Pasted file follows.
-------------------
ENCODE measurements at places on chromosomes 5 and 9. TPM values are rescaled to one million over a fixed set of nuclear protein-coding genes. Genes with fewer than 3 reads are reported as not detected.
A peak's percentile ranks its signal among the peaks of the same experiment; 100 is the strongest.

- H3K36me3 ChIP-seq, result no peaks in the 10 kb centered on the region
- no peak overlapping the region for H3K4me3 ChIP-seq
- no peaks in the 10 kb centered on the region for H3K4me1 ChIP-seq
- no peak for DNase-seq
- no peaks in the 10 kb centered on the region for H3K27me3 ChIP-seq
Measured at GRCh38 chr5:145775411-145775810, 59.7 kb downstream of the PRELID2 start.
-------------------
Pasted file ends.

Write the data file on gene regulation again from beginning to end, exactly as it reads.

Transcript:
ENCODE measurements at places on chromosomes 5 and 9. TPM values are rescaled to one million over a fixed set of nuclear protein-coding genes. Genes with fewer than 3 reads are reported as not detected.
A peak's percentile ranks its signal among the peaks of the same experiment; 100 is the strongest.

- H3K36me3 ChIP-seq, result no peaks in the 10 kb centered on the region
- no peak overlapping the region for H3K4me3 ChIP-seq
- no peaks in the 10 kb centered on the region for H3K4me1 ChIP-seq
- no peak for DNase-seq
- no peaks in the 10 kb centered on the region for H3K27me3 ChIP-seq
Measured at GRCh38 chr5:145775411-145775810, 59.7 kb downstream of the PRELID2 start.